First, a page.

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This Researcher Is Making Biodegradable Plastic From Cactus Leaves

Sandra Pascoe Ortiz, a Researcher at Univa in Mexico, is making a biodegradable plastic alternative from cactus leaves! This new material, made from juiced nopal cactus leaves and a non-toxic formula, can biodegrade in one month when left in soil and in just a few days when left in water.

Oritz envisions this new material to be a sustainable substitute for many of the single-use plastics we use today, such as cutlery and bags. Not only is it made from non-toxic, natural materials, it comes from renewable resources since the cactus plant stays alive in order to produce more leaves.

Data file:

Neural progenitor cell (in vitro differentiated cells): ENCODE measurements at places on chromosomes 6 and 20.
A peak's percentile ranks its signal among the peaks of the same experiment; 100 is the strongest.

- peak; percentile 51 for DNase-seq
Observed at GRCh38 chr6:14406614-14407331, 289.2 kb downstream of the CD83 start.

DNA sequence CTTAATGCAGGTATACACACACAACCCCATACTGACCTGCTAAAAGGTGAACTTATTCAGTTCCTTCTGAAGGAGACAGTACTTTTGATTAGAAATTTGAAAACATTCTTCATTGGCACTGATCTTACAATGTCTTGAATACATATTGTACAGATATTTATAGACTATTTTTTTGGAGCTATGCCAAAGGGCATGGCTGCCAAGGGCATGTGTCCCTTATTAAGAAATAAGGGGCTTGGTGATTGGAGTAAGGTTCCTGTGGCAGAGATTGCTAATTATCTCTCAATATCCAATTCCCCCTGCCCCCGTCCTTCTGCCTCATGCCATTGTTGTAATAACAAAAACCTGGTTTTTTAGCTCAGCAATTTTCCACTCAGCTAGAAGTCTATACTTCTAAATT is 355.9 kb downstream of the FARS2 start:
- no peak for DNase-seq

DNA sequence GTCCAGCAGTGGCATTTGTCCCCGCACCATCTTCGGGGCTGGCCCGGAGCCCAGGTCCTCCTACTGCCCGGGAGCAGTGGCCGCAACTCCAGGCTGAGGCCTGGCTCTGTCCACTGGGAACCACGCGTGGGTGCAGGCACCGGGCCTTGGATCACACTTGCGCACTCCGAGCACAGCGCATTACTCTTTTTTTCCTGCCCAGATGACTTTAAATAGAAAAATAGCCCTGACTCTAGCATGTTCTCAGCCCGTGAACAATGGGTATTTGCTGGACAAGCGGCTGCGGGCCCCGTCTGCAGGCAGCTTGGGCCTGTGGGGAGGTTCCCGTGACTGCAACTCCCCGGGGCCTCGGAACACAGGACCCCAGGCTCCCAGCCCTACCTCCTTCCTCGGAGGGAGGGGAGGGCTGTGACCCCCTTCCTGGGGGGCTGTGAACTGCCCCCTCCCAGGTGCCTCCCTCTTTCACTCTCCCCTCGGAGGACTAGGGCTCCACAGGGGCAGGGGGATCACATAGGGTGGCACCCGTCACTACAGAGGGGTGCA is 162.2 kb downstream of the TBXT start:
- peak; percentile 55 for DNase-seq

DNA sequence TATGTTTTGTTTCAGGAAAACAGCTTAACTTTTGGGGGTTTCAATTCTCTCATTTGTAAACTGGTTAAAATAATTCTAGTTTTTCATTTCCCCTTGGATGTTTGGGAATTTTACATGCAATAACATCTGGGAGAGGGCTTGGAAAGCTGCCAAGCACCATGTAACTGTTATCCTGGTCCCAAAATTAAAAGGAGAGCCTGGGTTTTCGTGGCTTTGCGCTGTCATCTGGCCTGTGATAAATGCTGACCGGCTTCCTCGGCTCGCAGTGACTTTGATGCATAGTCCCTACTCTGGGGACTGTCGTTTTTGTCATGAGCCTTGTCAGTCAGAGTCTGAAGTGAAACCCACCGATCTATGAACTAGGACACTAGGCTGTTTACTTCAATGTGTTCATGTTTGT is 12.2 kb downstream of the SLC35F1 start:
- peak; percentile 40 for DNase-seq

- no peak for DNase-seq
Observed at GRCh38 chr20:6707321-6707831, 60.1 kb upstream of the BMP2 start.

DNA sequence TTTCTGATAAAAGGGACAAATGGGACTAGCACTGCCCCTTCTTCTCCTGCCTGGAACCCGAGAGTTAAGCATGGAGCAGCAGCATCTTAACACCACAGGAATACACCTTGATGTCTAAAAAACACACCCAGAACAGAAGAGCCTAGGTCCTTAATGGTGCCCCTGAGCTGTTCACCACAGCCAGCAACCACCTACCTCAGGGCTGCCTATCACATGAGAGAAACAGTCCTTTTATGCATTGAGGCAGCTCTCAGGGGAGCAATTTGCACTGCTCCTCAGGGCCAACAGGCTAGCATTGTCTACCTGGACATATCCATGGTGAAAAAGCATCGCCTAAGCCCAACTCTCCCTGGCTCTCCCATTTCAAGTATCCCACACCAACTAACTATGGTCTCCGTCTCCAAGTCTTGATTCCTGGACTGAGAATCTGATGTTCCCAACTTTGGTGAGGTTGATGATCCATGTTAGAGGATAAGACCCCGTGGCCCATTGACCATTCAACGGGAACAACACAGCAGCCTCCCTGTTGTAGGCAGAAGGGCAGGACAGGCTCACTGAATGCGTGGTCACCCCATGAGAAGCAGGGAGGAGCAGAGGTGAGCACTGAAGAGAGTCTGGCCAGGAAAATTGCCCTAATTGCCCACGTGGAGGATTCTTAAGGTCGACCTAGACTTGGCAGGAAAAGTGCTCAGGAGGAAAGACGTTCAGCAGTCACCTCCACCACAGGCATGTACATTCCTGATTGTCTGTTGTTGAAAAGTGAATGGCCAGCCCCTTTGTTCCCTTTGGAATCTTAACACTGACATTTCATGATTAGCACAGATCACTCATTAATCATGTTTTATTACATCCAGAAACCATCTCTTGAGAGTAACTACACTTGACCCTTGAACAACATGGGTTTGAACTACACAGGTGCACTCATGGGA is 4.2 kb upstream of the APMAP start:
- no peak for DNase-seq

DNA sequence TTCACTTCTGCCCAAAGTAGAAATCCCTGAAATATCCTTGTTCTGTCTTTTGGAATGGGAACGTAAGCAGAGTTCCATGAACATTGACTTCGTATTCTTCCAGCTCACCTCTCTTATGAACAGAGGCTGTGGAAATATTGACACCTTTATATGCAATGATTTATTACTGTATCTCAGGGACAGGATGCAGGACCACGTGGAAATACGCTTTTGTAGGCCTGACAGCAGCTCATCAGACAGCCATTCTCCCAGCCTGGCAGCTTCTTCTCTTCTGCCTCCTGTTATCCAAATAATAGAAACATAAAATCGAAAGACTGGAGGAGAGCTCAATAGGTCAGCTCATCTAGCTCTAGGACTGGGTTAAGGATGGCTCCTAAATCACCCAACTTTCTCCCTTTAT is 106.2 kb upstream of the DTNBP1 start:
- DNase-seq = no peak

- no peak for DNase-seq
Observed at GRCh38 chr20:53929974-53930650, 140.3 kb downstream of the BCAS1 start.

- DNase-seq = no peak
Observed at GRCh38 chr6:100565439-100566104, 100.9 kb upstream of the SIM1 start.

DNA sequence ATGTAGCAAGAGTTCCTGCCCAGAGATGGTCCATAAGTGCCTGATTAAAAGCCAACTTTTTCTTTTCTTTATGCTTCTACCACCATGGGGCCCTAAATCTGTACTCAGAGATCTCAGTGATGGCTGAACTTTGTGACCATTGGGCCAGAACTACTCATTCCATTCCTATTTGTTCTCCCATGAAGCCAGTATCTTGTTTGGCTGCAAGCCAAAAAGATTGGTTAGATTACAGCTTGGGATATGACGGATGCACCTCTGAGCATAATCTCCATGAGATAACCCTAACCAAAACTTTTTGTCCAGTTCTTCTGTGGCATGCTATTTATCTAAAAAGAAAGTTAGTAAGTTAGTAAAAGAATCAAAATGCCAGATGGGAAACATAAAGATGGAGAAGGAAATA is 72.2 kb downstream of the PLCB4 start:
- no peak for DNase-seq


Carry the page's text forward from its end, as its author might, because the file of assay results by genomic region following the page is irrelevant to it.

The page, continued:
The material is also edible, although not necessarily tasty, so if it was ingested by humans or animals, it would not cause harm.

It currently takes about 10 days to make the cactus leaves into plastic in Oritz’s lab, but with industrial processes and machinery, she knows that this process could be sped up.

Though there’s still a lot to be done before we see cactus plastic cutlery, this is great progress.

Plastic pollution is a multi-faceted problem that needs a lot of different solutions, and we need sustainable packaging alternatives if we want to have a long-term solution to plastic use.


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